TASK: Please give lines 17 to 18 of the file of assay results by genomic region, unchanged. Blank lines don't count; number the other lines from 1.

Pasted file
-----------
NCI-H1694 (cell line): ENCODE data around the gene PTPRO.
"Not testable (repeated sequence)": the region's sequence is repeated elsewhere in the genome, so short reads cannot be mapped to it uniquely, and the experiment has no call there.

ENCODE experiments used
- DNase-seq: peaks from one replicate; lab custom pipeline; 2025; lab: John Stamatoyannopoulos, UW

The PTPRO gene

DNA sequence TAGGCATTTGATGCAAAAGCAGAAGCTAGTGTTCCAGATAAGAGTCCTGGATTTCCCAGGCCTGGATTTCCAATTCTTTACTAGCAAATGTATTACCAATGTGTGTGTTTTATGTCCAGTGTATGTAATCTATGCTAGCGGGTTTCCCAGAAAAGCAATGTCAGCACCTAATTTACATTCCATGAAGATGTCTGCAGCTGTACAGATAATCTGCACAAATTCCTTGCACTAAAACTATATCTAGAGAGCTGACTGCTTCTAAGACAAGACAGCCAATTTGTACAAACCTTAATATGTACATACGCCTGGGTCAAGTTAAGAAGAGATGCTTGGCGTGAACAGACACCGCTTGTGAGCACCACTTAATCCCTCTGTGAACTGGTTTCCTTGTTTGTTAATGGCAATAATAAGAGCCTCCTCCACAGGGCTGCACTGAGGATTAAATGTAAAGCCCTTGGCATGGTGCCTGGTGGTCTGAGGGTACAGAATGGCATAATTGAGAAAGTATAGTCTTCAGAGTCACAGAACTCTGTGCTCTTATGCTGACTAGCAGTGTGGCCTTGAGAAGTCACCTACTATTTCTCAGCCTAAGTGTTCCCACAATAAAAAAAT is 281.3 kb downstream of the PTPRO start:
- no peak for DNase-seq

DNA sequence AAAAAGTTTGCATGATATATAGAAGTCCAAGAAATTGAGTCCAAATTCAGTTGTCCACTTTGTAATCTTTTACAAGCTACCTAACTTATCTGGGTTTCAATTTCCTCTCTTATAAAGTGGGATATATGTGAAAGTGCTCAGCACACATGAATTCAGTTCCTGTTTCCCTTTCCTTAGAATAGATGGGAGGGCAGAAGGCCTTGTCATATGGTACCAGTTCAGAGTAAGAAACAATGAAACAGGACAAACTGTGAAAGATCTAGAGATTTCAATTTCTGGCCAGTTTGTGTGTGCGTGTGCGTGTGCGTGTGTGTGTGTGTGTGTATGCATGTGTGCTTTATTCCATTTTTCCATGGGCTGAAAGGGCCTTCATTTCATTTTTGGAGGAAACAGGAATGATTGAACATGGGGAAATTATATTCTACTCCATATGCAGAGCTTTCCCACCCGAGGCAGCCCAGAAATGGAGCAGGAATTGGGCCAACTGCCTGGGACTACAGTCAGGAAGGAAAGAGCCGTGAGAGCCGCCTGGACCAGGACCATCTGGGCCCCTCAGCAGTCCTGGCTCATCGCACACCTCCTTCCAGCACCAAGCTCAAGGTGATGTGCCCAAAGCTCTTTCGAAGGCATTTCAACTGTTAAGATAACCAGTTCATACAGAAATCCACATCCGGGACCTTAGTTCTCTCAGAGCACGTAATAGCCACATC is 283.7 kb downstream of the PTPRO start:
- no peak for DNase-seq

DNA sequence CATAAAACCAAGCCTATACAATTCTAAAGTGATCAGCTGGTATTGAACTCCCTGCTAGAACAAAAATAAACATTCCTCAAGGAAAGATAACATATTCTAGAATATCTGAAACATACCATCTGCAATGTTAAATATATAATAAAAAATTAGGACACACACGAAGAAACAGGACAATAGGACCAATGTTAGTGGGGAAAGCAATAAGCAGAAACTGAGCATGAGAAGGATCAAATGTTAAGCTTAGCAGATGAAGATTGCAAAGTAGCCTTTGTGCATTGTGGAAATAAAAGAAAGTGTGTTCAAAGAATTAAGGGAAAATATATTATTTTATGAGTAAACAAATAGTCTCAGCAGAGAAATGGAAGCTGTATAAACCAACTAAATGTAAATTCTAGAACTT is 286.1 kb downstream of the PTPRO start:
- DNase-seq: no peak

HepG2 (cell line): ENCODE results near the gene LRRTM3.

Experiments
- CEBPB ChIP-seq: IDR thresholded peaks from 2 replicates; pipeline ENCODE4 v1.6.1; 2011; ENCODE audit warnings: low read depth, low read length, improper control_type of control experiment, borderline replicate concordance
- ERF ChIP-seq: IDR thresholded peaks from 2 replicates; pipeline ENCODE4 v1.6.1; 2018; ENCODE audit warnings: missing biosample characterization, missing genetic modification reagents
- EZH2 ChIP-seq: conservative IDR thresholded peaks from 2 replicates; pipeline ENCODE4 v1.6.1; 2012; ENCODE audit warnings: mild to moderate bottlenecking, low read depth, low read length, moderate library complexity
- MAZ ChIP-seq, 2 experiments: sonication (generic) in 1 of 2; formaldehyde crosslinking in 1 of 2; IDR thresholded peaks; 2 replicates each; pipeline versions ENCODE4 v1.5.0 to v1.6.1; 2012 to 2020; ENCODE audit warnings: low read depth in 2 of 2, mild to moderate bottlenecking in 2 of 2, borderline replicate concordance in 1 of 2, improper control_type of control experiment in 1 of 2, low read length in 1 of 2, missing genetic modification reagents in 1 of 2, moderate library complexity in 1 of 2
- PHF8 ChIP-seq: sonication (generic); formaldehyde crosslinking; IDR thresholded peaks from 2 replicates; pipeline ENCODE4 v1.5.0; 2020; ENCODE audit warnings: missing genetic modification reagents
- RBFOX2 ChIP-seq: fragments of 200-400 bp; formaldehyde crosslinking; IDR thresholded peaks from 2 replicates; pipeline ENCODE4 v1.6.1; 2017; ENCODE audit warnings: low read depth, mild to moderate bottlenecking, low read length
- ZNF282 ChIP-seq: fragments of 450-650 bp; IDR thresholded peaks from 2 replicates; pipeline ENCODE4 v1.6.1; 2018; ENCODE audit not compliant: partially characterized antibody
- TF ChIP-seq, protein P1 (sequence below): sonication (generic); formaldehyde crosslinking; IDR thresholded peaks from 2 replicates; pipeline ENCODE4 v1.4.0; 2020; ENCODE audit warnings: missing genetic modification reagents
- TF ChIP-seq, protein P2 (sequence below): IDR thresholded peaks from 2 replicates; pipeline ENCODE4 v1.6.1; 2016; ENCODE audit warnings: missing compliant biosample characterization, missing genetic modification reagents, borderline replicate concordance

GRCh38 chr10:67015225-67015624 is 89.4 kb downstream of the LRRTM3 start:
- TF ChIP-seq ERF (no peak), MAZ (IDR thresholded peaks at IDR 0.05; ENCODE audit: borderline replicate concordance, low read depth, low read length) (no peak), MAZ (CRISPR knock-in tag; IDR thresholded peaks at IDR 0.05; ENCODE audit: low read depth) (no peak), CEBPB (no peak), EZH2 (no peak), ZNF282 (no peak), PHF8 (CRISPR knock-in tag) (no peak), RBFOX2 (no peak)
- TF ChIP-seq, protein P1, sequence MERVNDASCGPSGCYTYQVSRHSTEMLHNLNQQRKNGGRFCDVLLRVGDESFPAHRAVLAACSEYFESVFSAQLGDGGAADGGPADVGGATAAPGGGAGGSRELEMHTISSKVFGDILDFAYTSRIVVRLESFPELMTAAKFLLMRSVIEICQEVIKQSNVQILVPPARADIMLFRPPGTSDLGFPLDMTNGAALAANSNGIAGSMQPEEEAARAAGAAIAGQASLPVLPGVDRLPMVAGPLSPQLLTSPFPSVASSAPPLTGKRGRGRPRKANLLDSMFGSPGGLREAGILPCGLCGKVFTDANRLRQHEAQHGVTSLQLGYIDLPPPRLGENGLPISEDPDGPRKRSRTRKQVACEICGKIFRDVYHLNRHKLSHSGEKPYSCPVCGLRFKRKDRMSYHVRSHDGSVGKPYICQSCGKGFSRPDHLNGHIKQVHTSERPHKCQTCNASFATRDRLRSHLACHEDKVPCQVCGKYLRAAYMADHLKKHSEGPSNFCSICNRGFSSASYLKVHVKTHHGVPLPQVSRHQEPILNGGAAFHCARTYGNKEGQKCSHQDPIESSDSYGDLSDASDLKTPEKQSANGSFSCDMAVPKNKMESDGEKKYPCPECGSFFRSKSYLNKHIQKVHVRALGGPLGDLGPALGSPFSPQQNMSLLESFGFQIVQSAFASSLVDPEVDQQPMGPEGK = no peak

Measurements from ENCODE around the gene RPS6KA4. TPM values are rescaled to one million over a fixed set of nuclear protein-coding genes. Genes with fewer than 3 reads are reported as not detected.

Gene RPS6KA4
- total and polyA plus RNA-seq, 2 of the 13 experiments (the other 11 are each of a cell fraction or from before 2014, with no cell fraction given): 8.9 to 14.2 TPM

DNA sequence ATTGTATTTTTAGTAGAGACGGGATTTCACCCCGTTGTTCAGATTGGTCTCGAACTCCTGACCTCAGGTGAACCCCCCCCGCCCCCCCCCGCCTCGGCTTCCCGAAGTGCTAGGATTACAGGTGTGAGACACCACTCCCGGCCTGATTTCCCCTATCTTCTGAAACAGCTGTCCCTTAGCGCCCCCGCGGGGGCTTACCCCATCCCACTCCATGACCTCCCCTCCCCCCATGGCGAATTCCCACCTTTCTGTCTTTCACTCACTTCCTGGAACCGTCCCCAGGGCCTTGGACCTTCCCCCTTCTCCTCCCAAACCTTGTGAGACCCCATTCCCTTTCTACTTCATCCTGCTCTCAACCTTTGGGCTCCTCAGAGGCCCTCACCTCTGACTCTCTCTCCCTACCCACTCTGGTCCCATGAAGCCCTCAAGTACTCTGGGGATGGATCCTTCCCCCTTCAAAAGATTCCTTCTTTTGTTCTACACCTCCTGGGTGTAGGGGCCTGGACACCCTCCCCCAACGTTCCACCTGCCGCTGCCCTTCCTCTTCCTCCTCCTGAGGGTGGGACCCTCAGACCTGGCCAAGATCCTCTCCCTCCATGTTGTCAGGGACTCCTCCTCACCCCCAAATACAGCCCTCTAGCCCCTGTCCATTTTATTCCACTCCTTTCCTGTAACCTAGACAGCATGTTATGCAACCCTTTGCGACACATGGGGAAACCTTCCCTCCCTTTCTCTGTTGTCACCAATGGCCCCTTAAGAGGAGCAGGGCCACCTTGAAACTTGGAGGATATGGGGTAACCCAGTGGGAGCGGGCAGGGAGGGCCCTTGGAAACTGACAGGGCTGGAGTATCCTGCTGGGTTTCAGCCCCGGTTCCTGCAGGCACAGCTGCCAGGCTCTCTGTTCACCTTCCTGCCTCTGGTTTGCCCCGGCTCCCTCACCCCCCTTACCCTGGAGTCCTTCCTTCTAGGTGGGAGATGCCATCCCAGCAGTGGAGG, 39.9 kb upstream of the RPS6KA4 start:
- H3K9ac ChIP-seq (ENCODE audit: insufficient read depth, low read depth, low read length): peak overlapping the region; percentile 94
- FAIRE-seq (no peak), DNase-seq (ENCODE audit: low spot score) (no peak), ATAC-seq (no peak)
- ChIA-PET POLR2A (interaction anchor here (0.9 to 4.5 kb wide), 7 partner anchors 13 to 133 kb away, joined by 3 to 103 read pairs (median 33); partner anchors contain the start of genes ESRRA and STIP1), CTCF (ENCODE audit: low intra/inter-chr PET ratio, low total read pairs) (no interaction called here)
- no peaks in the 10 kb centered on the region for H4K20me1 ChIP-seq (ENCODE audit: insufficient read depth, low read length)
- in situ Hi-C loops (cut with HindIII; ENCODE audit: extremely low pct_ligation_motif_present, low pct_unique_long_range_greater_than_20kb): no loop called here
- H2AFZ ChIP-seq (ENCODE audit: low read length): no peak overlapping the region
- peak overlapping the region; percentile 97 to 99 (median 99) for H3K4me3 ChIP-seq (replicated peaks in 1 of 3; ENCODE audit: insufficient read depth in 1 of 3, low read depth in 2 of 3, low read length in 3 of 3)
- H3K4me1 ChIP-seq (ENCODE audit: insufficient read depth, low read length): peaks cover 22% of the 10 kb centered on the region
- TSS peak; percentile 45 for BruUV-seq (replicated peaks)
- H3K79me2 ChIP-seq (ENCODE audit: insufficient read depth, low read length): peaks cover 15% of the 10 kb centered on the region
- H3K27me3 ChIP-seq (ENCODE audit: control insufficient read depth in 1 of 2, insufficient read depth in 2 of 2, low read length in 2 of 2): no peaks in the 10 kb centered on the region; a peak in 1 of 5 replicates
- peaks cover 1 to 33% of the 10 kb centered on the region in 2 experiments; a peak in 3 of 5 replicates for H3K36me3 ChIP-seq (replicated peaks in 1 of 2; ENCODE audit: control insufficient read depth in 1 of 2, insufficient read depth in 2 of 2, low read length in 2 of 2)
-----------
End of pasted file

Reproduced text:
- MAZ ChIP-seq, 2 experiments: sonication (generic) in 1 of 2; formaldehyde crosslinking in 1 of 2; IDR thresholded peaks; 2 replicates each; pipeline versions ENCODE4 v1.5.0 to v1.6.1; 2012 to 2020; ENCODE audit warnings: low read depth in 2 of 2, mild to moderate bottlenecking in 2 of 2, borderline replicate concordance in 1 of 2, improper control_type of control experiment in 1 of 2, low read length in 1 of 2, missing genetic modification reagents in 1 of 2, moderate library complexity in 1 of 2
- PHF8 ChIP-seq: sonication (generic); formaldehyde crosslinking; IDR thresholded peaks from 2 replicates; pipeline ENCODE4 v1.5.0; 2020; ENCODE audit warnings: missing genetic modification reagents